Jane looked in the mirror discontentedly. Every time she saw her reflection, she was reminded that despite being 14 and hot, she looked like an 18-year-old who looks like a 14-year-old. And this isn’t really what she’s going for. But she was hot.
“Honey, try on this sweater,” her overbearing mother said. “You’re going for a CW look, but I really think you’d do better aiming for AMC. They’re buying more stuff right now.”
Jane scowled. Her mother always slashed her dreams. Sequentially. She had exactly eight separate ambitions, and her mother devoted an identical amount of time to thwarting each of them. Currently, she was on her first ambition — looking like a cool teen girl. It seemed useful to start with the most general one.
Jane ignored her mother’s entreaties to change into a chunkier sweater. She walked downstairs and grabbed a banana and a can of Diet Coke, or Diet Pepsi, depending on whose… nevermind. It was exactly 7:45 am, time to meet up with her racially diverse group of friends to walk to school.
Her neighborhood was cookie-cutter — exactly the kind of thing that could be easily constructed on the Warner Brothers’ lot. Jane loved to imagine her future in low-budget terms: A yard, one child, a badly-behaved dog. Jane was a dreamer.
Shara was by far the most complicated of Jane’s friends. She was the type of girl whose personality could unfold slowly over the span of 300 pages, but she was trying to hide who she was, so instead, she summarized her entire essence by yelling, “BAZINGA!!” every 42 seconds.
Jane checked her watch. It was the bottom of page six — time for something dramatic to change in her life. Her mother called to let her know she was cutting her off financially.
“But I’m 14,” she stammered. “I live under your roof.”
“I couldn’t think of any other way to upend your life, honey, I’m so sorry,” her mother responded.
“Couldn’t you have just died or something? The financial cut-off is so overplayed—”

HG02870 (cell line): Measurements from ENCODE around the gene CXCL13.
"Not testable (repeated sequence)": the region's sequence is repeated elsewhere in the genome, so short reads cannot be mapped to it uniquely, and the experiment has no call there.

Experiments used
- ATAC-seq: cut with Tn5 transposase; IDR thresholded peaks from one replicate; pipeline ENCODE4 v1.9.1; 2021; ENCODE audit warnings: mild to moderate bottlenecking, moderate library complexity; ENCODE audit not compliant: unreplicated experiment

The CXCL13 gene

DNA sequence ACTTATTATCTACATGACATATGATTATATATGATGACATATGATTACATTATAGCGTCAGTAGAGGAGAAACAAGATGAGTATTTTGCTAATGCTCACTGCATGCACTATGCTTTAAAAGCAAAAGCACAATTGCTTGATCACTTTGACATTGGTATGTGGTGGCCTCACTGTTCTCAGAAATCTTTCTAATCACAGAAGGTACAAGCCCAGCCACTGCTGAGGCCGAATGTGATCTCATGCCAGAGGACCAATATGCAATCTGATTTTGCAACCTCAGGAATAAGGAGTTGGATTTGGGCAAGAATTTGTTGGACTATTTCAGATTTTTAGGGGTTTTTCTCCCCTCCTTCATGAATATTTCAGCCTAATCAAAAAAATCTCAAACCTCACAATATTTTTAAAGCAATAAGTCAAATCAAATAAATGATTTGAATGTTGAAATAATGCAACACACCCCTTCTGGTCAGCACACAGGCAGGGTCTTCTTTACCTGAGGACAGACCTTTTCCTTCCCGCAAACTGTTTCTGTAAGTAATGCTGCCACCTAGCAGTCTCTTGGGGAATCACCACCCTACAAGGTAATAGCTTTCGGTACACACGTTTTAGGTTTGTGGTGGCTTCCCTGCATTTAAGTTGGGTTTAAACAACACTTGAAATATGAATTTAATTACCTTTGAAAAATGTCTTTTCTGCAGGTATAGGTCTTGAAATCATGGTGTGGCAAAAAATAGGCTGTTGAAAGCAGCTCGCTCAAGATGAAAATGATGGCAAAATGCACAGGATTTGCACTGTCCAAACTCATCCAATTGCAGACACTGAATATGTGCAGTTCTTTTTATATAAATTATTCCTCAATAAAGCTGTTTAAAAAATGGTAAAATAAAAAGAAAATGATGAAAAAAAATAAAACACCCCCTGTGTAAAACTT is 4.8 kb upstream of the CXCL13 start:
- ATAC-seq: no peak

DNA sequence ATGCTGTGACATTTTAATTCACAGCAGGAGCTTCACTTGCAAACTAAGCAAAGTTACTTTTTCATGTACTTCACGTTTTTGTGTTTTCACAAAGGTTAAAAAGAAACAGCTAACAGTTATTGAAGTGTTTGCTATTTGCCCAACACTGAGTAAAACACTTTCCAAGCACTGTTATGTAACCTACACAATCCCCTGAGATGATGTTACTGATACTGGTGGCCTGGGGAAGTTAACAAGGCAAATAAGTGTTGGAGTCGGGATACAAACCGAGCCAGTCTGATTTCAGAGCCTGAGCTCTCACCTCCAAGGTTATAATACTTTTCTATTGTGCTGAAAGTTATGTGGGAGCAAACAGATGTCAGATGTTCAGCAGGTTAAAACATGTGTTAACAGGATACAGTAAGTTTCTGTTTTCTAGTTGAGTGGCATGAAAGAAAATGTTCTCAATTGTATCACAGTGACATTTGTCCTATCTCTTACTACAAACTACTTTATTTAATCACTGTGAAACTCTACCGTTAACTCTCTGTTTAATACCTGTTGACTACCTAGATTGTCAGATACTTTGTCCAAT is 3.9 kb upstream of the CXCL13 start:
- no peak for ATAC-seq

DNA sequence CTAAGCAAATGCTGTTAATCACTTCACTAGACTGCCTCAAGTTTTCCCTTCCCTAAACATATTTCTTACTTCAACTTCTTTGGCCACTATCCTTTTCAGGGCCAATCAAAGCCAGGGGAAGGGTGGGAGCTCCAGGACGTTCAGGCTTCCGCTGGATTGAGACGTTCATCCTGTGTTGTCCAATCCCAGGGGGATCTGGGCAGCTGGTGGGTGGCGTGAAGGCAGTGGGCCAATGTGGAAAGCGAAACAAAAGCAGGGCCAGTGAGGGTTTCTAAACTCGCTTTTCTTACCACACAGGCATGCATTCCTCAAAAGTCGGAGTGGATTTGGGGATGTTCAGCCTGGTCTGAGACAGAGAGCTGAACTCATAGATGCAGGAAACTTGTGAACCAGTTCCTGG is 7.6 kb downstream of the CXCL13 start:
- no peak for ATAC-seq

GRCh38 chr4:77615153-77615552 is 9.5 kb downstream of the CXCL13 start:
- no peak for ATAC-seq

The phone hung up. Jane’s mother had died. But she hadn’t answered the question of whether or not HBO would buy another GIRLS…
Jane remembered being 12. This flashback lasted exactly 22 minutes, and then she never remembered being 12 again. She told her mother about the memory.
“Growing up is sorta like a gust of wind,” her mother began.
“No, Mom. Pick a metaphor we can see on screen,” Jane insisted.
“It’s like spilling a glass of milk, and then pouring yourself a bigger one,” her mother finished.
Jane knocked over a glass of milk and then poured herself a bigger one.
“Jane,” her mother began. “Why even bother with metaphors if we’re only writing this to option it—”
“No,” Jane said. “You’ve said enough, Mom. We need to limit this conversation to 15-second soundbites, or we’ll never trend on TikTok.”
Her mother kept talking anyway. Yet another ambition thwarted.
Jane silently engaged in a variety of activities for exactly one second each while listening to Norah Jones. Once they were all joined together, you could see how much she transformed. By the end of “Don’t Know Why,” she had an idea of where she wanted to apply to college.
The next week, Jane fell in love with Jason.
“I love you, Jason,” she said.
“Love you too, Jane,” said Antonio.
“Wait — why is your name ‘Antonio’ now? I thought you were Jason.”
“The producers wanted it to be easier to read, for an executive making a quick decision on it. Too many ‘J’ names would trip them up.”
“I didn’t know that was a factor,” said Jane. “Is that how The Big Bang Theory got made?”
“Exactly,” said Yorrick, formerly Antonio. “No one read the pilot, but they liked that all the protagonists had names that started with different letters. And ones that were distinctive, too.”
Jane looked around. She was confused, and she was hot.
Jane’s story wasn’t anywhere near winding down. “But it’s page 340, I’m tired,” she complained to her new foster mom. Her old mom had disappeared — yet another dream of Jane’s that died.
“Honey, you need to be ready to do 100 episodes of this. We can’t solve any of your problems right now.”
“Ughhhhh, why can’t I be in a miniseries?!” Jane begged, falling to her knees in supplication. “Why can’t I be Beth from The Queen’s Gambit?”
“We tried that, sweetheart, with the orphan thing. But it turns out, networks don’t want another Queen’s Gambit.”
“What do they want?”
“Oh, it’s impossible to know.”